Rolland makes French history on Alpe d'Huez

During Thomas Voeckler's ten days of glory wearing the yellow jersey, one of his teammates stood out as being particularly strong in the support of his Europcar leader: Pierre Rolland. On stage 19 to L'Alpe d'Huez, as Voeckler's overall lead was taken by Andy Schleck, the 24-year-old Rolland was given the opportunity to prove his enormous talent and he did not fail: he got the better of the world's greatest climbers Alberto Contador and Samuel Sanchez, winning his first Tour de France stage on top of a mythical mountain and taking the white jersey of best young rider from Rein Taaramae.

The tall and lean Europcar rider was the first Frenchman to win atop of the Alpe since Bernard Hinault in 1986. "I'm on a cloud right now, I don't realise what I've done," an incredulous Rolland told the press in the finish. "Bernard Hinault's win in 1986 corresponds to the year of my birth. I'm proud of myself..."

Rolland started the stage as a domestique to Voeckler, whom he tried to maintain in the overall lead. But after Contador had attacked early in the Col du Télégraphe, taking Andy Schleck with him - and it became clear that Voeckler would not be able to come back on them - the 24-year-old was given the green light to leave his leader.

"When Thomas told me that I could play my own card and go for the white jersey, I knew I could go for the stage," Rolland explained. "I know the area here really well so I knew when to make my move on this little hill in the valley [leading to the foot of the final climb]." The Frenchman collaborated with Garmin's Ryder Hesjedal to catch Contador and Schleck, before the Spaniard launched further attacks.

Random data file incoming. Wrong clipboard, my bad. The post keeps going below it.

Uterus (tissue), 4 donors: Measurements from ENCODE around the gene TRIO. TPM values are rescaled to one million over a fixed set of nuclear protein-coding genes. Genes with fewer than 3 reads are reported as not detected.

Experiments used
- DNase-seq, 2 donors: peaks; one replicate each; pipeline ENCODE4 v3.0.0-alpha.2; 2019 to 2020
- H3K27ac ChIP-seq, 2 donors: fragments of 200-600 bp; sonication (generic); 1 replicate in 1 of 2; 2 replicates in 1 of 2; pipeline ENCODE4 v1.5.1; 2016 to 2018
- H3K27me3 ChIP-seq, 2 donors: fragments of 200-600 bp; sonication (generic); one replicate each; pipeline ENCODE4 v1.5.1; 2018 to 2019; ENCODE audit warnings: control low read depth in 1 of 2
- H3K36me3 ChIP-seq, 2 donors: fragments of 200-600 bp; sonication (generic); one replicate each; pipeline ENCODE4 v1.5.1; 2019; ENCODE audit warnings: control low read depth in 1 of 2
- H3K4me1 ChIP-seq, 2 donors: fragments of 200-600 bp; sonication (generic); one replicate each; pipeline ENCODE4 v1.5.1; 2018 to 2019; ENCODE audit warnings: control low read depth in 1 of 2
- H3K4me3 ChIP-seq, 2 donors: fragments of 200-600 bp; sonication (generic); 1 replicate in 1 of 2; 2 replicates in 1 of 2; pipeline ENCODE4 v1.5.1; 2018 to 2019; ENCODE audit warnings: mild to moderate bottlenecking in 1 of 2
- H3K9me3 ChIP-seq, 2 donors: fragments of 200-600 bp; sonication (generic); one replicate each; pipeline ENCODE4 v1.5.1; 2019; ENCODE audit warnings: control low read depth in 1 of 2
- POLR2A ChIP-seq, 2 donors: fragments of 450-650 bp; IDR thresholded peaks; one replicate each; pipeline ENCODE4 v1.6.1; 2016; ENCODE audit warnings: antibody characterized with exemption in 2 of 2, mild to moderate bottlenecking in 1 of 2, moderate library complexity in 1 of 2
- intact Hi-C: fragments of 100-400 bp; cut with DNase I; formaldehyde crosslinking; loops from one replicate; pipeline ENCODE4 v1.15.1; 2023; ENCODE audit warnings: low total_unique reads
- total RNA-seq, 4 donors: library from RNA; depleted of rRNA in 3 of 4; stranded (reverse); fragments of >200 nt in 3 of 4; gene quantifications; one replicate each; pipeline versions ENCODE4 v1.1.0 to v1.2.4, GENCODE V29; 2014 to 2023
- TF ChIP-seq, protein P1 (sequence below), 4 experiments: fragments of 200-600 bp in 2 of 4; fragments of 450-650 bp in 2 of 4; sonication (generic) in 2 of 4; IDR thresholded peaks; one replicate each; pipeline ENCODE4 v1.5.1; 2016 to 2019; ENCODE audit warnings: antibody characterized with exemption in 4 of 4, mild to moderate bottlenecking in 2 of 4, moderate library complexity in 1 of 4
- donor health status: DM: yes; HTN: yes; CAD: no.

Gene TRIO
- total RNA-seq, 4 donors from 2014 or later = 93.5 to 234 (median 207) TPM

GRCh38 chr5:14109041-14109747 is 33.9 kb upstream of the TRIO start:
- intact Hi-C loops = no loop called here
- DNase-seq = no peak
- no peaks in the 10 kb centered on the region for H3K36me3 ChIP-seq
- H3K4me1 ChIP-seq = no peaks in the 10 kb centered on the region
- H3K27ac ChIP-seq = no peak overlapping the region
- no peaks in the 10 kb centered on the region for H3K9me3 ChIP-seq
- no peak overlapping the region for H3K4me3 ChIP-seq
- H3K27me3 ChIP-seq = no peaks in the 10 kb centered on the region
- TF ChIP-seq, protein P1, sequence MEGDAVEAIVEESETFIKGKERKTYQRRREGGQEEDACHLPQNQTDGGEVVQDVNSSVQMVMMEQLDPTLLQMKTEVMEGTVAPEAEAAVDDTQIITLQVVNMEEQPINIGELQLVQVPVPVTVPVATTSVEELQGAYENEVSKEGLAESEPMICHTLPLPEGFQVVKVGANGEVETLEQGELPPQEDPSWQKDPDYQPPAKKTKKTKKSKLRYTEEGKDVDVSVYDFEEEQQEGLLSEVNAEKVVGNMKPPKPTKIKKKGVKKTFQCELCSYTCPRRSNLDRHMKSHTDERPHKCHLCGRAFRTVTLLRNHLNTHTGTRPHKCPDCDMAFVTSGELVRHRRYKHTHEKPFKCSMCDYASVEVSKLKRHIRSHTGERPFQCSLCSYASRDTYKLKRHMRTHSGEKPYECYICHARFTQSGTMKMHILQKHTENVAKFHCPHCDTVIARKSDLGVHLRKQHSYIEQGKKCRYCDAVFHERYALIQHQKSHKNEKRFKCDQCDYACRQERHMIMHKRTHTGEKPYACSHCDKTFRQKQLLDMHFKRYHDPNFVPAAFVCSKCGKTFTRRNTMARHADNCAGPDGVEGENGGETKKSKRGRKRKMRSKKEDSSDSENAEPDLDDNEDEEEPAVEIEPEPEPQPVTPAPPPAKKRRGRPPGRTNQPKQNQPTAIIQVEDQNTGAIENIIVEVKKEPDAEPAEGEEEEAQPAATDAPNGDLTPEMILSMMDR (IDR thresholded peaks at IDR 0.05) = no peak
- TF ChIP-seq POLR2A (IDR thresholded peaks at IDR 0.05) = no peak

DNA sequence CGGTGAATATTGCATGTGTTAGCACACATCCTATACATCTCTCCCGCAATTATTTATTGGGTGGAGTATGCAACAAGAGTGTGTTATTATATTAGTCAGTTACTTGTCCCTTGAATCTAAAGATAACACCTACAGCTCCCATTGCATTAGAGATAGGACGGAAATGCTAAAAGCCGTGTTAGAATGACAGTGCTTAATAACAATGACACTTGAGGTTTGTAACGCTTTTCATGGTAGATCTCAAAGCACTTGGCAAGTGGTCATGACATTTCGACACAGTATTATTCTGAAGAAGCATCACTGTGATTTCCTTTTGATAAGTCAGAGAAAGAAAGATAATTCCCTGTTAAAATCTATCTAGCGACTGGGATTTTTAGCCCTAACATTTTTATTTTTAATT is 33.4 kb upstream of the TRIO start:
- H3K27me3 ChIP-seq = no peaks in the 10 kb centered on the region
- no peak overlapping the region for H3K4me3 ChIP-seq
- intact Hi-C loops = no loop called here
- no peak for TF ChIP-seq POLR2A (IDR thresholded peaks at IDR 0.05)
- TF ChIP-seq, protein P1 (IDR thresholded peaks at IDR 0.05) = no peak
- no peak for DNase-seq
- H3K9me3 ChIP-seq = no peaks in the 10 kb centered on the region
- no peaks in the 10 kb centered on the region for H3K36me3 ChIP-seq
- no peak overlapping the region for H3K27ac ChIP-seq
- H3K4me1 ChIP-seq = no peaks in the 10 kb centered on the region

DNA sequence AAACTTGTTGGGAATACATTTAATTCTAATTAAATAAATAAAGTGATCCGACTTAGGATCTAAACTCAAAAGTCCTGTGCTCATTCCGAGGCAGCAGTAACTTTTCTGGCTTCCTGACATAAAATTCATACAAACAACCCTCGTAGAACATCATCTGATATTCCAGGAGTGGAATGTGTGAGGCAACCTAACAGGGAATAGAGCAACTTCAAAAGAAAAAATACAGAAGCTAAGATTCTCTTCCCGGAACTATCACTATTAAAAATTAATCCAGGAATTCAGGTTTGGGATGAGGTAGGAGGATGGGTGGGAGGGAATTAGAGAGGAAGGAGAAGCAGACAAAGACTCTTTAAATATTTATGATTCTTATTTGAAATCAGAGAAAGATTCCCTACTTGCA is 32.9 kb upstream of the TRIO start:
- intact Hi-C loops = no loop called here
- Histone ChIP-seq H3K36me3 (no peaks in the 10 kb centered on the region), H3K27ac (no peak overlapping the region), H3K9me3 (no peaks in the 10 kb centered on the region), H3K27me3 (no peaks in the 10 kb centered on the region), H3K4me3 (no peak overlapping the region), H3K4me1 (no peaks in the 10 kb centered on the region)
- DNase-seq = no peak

"Contador attacked like only he can, and I was at 20 seconds. But they told me in the earpiece that Sanchez was coming back, and I got back to Contador thanks to him. I admit that I took advantage of him. That's the game, his interests were the classifications and I had the stage in my head."

Rolland stayed on the wheel of the Olympic champion and did not collaborate, which made team manager Jean-René Bernaudeau extremely proud. "It was extraordinary when I saw that he didn't crack under the pressure of Sanchez. He didn't take a turn, and went on to take not only a stage victory at the Tour de France, but the stage victory on Alpe d'Huez. It's a great, great monument," Bernaudeau cheered.

In the last two kilometres, Rolland outsmarted the two Spaniards, who are moreover good friends and allies. "I knew they were allies, but I also knew that in the last bend I'd be able to jump and hold my speed all the way up to the line. I perfectly know this climb as this is where I prepared the Tour de France last year," he explained.

This year, after some good results in Paris-Nice and the Critérium International, Bernaudeau decided it was time for the 24-year-old to focus solely on the Tour. "I matched my preparation on those of the great champions and it worked out. At the Dauphiné, I was at 80 percent of my abilities, but my trainer told me that I'd be good in the second and third week. I listened to him, and I'm happy that I did, because sometimes I thought he was crazy for making me do the things I did."

Now, Rolland may start to fulfil the expectations laid upon him since he won the mountains classification at the 2008 Dauphiné. France is still desperately searching for its next national Tour contender, and Rolland could be a candidate - but he did not want to promise anything.

"I know I have my best ten years still in front of me," he replied if he could see himself win the Tour de France one day. "The only thing I want is not to regret anything later, so I will do everything to be as successful as possible."

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